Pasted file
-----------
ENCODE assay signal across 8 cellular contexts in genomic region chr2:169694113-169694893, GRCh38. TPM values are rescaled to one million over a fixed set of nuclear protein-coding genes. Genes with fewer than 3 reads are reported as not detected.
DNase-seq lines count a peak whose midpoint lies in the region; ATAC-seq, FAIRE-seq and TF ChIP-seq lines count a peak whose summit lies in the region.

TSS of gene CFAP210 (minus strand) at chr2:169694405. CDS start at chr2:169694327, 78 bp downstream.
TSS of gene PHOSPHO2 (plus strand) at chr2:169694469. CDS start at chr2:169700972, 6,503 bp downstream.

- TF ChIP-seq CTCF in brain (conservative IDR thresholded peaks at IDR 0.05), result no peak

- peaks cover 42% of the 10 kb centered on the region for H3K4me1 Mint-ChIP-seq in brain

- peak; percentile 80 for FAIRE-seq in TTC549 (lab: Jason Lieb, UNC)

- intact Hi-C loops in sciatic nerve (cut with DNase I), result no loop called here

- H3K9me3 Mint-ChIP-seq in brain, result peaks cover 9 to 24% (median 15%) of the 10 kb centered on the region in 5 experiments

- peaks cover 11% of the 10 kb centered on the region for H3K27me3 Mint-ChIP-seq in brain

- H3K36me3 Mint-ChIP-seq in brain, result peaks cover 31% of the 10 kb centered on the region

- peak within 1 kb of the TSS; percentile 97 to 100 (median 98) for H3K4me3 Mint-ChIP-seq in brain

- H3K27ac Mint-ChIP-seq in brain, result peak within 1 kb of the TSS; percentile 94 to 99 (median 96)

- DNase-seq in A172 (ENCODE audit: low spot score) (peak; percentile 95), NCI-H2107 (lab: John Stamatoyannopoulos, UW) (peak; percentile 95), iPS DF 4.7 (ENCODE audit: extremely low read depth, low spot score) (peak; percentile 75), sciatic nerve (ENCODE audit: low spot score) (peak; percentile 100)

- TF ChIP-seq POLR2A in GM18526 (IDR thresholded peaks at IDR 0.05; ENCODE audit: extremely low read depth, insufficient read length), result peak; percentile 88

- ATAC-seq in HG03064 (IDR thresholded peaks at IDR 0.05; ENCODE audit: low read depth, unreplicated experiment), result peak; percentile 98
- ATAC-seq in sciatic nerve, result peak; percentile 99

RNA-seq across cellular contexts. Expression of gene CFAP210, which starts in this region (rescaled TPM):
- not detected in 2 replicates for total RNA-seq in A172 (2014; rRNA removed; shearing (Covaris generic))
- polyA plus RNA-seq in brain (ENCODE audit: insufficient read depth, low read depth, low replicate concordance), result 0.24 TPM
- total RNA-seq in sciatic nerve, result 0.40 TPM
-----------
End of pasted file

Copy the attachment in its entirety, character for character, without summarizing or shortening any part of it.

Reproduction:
ENCODE assay signal across 8 cellular contexts in genomic region chr2:169694113-169694893, GRCh38. TPM values are rescaled to one million over a fixed set of nuclear protein-coding genes. Genes with fewer than 3 reads are reported as not detected.
DNase-seq lines count a peak whose midpoint lies in the region; ATAC-seq, FAIRE-seq and TF ChIP-seq lines count a peak whose summit lies in the region.

TSS of gene CFAP210 (minus strand) at chr2:169694405. CDS start at chr2:169694327, 78 bp downstream.
TSS of gene PHOSPHO2 (plus strand) at chr2:169694469. CDS start at chr2:169700972, 6,503 bp downstream.

- TF ChIP-seq CTCF in brain (conservative IDR thresholded peaks at IDR 0.05), result no peak

- peaks cover 42% of the 10 kb centered on the region for H3K4me1 Mint-ChIP-seq in brain

- peak; percentile 80 for FAIRE-seq in TTC549 (lab: Jason Lieb, UNC)

- intact Hi-C loops in sciatic nerve (cut with DNase I), result no loop called here

- H3K9me3 Mint-ChIP-seq in brain, result peaks cover 9 to 24% (median 15%) of the 10 kb centered on the region in 5 experiments

- peaks cover 11% of the 10 kb centered on the region for H3K27me3 Mint-ChIP-seq in brain

- H3K36me3 Mint-ChIP-seq in brain, result peaks cover 31% of the 10 kb centered on the region

- peak within 1 kb of the TSS; percentile 97 to 100 (median 98) for H3K4me3 Mint-ChIP-seq in brain

- H3K27ac Mint-ChIP-seq in brain, result peak within 1 kb of the TSS; percentile 94 to 99 (median 96)

- DNase-seq in A172 (ENCODE audit: low spot score) (peak; percentile 95), NCI-H2107 (lab: John Stamatoyannopoulos, UW) (peak; percentile 95), iPS DF 4.7 (ENCODE audit: extremely low read depth, low spot score) (peak; percentile 75), sciatic nerve (ENCODE audit: low spot score) (peak; percentile 100)

- TF ChIP-seq POLR2A in GM18526 (IDR thresholded peaks at IDR 0.05; ENCODE audit: extremely low read depth, insufficient read length), result peak; percentile 88

- ATAC-seq in HG03064 (IDR thresholded peaks at IDR 0.05; ENCODE audit: low read depth, unreplicated experiment), result peak; percentile 98
- ATAC-seq in sciatic nerve, result peak; percentile 99

RNA-seq across cellular contexts. Expression of gene CFAP210, which starts in this region (rescaled TPM):
- not detected in 2 replicates for total RNA-seq in A172 (2014; rRNA removed; shearing (Covaris generic))
- polyA plus RNA-seq in brain (ENCODE audit: insufficient read depth, low read depth, low replicate concordance), result 0.24 TPM
- total RNA-seq in sciatic nerve, result 0.40 TPM